In another embodiment, after a caution or warning has been identified and outputted by the warning system 22, the auto-recovery system 24 analyzes a plurality of escape routes, selects the best escape route, and sends corresponding pitch and roll commands to the autopilot 36. This is described in more detail below with respect to the flow diagram of FIG. 2.

The auto-recovery system 24 may be a separate general-purpose computer system that includes internal memory and a processing device that executes an auto-recovery application program stored within the memory or may be implemented as software within the warning system 22 (FIG. 13).

FIG. 2 illustrates a flow diagram of an exemplary process 100 performed by the auto-recovery system 24. First, the process 100 begins when a caution alert is outputted by the warning system 22, see block 104. At decision block 106, the auto-recovery system 24 waits until a time limit has expired since the caution alert has been identified without any positive flight control input by the pilots. A time limit or delay may be set at any value as determined by aircraft operations or preset by the manufacturer of the auto-recovery system 24. A time limit between 3–5 seconds allows for pilot reaction time without ignoring the impending hazard. If the pilots have positively responded to the caution alert, then aircraft operates as normal, see block 110. A non-positive pilot response includes a lack of response or an incorrect response. In other words, the functions of the auto-recovery system 24 are not needed. If no positive pilot action occurred and the time limit has expired, the auto-recovery system 24 instructs the autopilot 36 to turn on, if the autopilot is not already on, see decision block 112 and block 114. At block 118, the auto-recovery system 24 analyzes possible recovery routes. Examples of possible recover routes include the following:

a) roll wings level, pull-up

b) left turn 15°

c) right turn 15°

d) left turn 30°

e) right turn 30°

f) any of b-e with a pull-up

Other examples of different recovery routes are described in more detail below by example with regards to FIGS. 11–12.

At block 120, the auto-recovery system 24 automatically selects either the recovery route analyzed to have the best climb gradient or, if the recovery routes are analyzed sequentially, the first recovery route that is found to put the aircraft 20 in a trajectory that would clear the aircraft 20 of the impending hazard (ground, obstacle, protected airspace) is selected. Next, at block 124, the auto-recovery system 24 determines the proper flight instructions to give to the autopilot and then sends the flight instructions to the autopilot 36. Examples of the flight instructions that the auto-recovery system 24 sends to the autopilot 36 include pitch and roll commands, an airspeed value, flight path angle, or other instructions for directing the aircraft 20. If no caution alert is present after a set amount of time has passed since the auto-recovery system 24 has instructed the autopilot 36, decision block 126, normal operations of the aircraft resume, see block 128. If the caution alert is still present, then, at block 130, the auto-recovery system 24 instructs the autopilot to increase one or more of the flight instruction parameters that were sent to the autopilot 36. The decision at block 126 and the step at block 130 repeat, thereby increasing certain parameters such as flight path angle, until the pilot takes positive control of the aircraft or it is determined at decision block 132, that a warning has been identified by the warning system 22. If a warning has been identified, then at block 134 the auto-recovery system 24 instructs the autopilot 36 to perform maximum allowed avoidance maneuver. In one embodiment, maximum allowed maneuver is a six-degrees nose-level climb.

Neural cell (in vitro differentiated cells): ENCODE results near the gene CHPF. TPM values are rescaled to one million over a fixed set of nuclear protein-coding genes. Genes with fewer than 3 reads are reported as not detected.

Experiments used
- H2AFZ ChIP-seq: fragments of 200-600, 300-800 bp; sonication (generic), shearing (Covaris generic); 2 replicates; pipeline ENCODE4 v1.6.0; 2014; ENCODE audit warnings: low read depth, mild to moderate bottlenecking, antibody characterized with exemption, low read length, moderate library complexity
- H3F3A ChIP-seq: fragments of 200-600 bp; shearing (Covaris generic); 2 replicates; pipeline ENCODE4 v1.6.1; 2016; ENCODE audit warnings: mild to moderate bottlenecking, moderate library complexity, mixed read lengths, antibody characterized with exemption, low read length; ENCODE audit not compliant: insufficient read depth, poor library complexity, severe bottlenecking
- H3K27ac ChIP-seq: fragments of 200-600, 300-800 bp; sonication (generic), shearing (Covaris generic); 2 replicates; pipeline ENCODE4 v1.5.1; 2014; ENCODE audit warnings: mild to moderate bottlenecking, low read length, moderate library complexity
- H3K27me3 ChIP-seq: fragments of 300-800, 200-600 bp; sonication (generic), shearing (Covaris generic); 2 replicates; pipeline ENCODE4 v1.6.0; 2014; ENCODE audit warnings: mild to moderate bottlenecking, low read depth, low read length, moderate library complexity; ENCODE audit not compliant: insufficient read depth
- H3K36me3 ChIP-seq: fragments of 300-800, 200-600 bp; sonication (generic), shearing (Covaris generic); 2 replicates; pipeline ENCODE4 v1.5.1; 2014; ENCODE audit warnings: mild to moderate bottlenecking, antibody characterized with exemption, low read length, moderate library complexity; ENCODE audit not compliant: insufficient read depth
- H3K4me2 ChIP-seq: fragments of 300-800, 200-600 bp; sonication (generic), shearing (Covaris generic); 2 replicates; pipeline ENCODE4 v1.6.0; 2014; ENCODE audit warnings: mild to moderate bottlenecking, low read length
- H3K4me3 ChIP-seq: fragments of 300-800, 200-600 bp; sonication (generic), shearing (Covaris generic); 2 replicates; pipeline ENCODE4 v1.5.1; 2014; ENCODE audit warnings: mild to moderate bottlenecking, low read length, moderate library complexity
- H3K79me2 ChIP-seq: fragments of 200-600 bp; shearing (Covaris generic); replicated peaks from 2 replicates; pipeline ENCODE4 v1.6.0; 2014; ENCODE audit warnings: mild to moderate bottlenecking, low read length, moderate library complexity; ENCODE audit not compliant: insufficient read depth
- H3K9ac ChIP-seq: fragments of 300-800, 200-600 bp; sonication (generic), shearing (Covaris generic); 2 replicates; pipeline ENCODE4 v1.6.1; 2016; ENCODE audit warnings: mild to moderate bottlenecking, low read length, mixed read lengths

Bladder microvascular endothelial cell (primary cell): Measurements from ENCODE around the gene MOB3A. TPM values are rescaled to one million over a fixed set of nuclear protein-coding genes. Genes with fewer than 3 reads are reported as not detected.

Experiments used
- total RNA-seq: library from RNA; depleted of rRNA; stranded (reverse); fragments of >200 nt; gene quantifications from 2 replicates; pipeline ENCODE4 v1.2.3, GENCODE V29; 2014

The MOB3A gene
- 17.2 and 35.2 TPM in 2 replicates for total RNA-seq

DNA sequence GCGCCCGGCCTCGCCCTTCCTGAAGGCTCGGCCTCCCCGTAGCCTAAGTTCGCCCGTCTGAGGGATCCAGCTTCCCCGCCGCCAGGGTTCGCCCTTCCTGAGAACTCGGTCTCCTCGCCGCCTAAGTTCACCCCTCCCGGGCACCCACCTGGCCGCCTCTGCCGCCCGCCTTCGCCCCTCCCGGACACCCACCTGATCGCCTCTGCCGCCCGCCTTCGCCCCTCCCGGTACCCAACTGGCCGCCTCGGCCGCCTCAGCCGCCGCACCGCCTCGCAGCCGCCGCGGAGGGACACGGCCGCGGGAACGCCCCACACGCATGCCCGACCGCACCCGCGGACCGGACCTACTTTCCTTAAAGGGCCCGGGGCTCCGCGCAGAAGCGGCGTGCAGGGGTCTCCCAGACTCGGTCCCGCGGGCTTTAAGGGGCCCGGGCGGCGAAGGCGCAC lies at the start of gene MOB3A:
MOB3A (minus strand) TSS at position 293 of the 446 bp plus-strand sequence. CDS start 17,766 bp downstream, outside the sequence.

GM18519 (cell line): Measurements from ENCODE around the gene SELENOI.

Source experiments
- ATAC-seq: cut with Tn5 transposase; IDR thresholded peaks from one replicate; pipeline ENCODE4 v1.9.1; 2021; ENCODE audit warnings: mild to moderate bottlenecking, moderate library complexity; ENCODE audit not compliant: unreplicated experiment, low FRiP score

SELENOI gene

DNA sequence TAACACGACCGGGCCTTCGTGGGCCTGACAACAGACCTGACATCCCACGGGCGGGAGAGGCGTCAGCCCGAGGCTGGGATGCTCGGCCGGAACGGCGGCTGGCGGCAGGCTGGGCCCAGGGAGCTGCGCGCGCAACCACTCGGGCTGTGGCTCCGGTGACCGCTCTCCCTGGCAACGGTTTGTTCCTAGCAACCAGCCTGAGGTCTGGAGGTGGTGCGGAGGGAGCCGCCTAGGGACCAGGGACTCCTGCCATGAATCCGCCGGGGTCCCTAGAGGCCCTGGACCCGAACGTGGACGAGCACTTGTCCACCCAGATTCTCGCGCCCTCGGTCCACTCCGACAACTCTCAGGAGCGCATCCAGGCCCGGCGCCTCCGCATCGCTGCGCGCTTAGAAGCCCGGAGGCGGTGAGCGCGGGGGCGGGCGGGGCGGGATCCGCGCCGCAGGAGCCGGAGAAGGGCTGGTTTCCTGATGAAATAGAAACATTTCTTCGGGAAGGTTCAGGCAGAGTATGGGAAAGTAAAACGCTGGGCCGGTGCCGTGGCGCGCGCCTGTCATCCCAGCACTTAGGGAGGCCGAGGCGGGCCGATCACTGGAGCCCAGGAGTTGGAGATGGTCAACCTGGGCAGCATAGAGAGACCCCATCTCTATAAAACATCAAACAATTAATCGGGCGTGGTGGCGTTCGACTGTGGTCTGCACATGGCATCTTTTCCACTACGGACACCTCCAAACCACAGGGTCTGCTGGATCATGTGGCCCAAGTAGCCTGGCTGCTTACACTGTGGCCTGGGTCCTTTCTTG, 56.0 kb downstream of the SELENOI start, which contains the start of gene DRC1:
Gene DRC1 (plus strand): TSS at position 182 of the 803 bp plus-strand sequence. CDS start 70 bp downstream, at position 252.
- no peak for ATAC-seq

In one embodiment, the process 100 is performed or continued as long as the warning system 22 generates a high integrity flag. If a low integrity flag is sent from the warning system 22 to the auto-recovery system 24, the auto-recovery system 24 will not send flight control instructions to the autopilot 36 or fly-by-wire system 40. When the integrity flag is set high, the information that the warning system 22 uses to analyze aircraft proximity to the ground, obstacles, and protected airspace is of an acceptable standard. The acceptable standard ensures that when a caution or warning signal is identified, a false alert condition is highly unlikely. The caution or warning signal is highly accurate and that an auto-recovery initiated by the auto-recovery system 24 is an accurate response.

It will be appreciated that various types of flight instructions may be sent from the auto-recovery system 24 to the autopilot 36 or fly-by-wire system 40 depending upon the desired auto-recovery maneuver. For example, if the auto-recovery system 24 is designed for use in a commercial aircraft, then the flight instructions that are sent to the autopilot 36 are preferably not going to cause drastic maneuvers that would cause alarm or injury to passengers or crew that are not seated with a seatbelt. In one embodiment, the pitch instruction that is sent to the autopilot 36 is a 2° nose-up pitch instruction. And at block 130, the increase is another 2° increase. These increases are designed to be effective but gradual and not to present large G-forces that are felt by the passengers.